Remembering The Impact Of Bush's Short-Lived Steel Tariffs

Mar 10, 2018
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MICHEL MARTIN, HOST:

We're going to start the program today looking at a couple of the president's moves this week that upended past policies and shocked even allies and supporters. On Thursday, he signed orders to impose steep new tariffs on imported steel and aluminum, that against the objection of many members of his own party. And in the same day, the president said he had accepted an invitation to meet face-to-face with North Korean leader Kim Jong Un. We'll look at both of these in turn. And we're going to start with the tariffs.

Now, this was something President Trump promoted during his campaign, but the steel came as a shock to some allies, the financial markets and even some supporters. Normally a decision like this comes after a long period of negotiation and consultation. So in the absence of that, we've been canvassing people who are directly connected to those industries to get their perspectives. We were reminded that President George W. Bush imposed tariffs on steel in 2002, which he then rolled back a year later. We were looking for people who remember the impact of that decision, and we found P.J. Thompson. He is the president and second-generation owner of Trans-Matic Manufacturing. That's a metal stamping company out of Holland, Mich. We reached him at the Precision Metalforming Association's annual conference in Tucson, Ariz.

P.J. Thompson, thanks so much for stepping out of the conference to talk to us for a couple minutes.

P J THOMPSON: Thanks for having me.

MARTIN: So I have to ask you, speaking from this conference where there are steel manufacturers represented, there are people who buy steel represented, what's the mood there?

THOMPSON: Well, there's a lot of uncertainty, really, across the industry right now. My company and many like kind companies, we're consumers of steel. We purchase steel. We use steel as a raw material in our component parts that we produce, and then we, in turn, we sell those into markets like automotive, other durable goods products and so on. So there's a lot of concern right now that our primary input to our production process, that being steel, is suddenly going to spike up. I would say that our concerns are not just the increase in price but also the uncertainty about availability of supply.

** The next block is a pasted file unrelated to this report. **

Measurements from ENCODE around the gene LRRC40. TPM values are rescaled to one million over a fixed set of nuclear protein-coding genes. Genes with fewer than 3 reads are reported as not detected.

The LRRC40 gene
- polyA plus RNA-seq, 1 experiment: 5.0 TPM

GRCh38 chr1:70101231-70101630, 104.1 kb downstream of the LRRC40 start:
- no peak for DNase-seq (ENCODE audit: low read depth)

MARTIN: For people who are unfamiliar with what your company does with metal stamp, would you just describe what your company produces...

THOMPSON: Sure.

MARTIN: ...And how the price affects your bottom line?

THOMPSON: Yeah. Yeah, we make component parts that are custom to our customers' end needs. So, like, if a company is making an automotive system product like an anti-lock brake, we can make the steel sleeves that might go into the control unit. Or if they're making oxygen sensors, we can make the sensor housings. Anything that requires an engineered form component part is what we make.

MARTIN: So as we mentioned earlier, there was a recent experience with steel tariffs, which was in 2002. Do you remember that time? What happened then?

THOMPSON: That was really one of the first times that many of us experienced something, like, you know, tariffs put on a product like steel that explicitly. And back then many companies like Trans-Matic did in fact experience fairly dramatic increases in the cost of material. That went, you know, both ways - some good, some bad. It also enabled us to present price increases to our customers for a very explicit reason, and we were in an environment where price increases were unheard of. But the negative part is the fact that many of the consumers, a company like Trans-Matic, there's kind of an asymmetrical relationship between us, the companies that we buy steel from and the companies we sell our parts to. You know, we're a small, mid-market-sized company. Oftentimes, we don't have the negotiating power on either end to protect ourselves.

MARTIN: Do you remember any of the details during the course of that year when those tariffs were imposed?

THOMPSON: Sure. Like, our company, we were fortunate in that we were able to capture a large amount of these sudden price increases through increases in prices to our customers. Some companies were not so lucky, either because they didn't have the leverage with their customer, meaning their customer could simply say, no, I will not accept that price increase and or I'll just get my part from another supplier. There were also companies who, unfortunately, thought that they could just absorb these cost increases and somehow everything would work out OK. It doesn't work out OK. When a manufacturer has one of their input costs increase like that, it has to be borne eventually by whoever's going to be consuming the product, and that would be the customer. And what we foresee, you know, a very real possibility, is that the consumers in the United States will bear a lot of the price of these tariffs.

MARTIN: That's P.J. Thompson. He's the president and second-generation owner of Trans-Matic Manufacturing. That's a company based in Holland, Mich. And, as we mentioned, he was nice enough to step out from the Precision Metalforming Association's annual conference in Tucson, Ariz.

Mr. Thompson, thanks so much for talking to us.

THOMPSON: Thank you for having me. Transcript provided by NPR, Copyright NPR.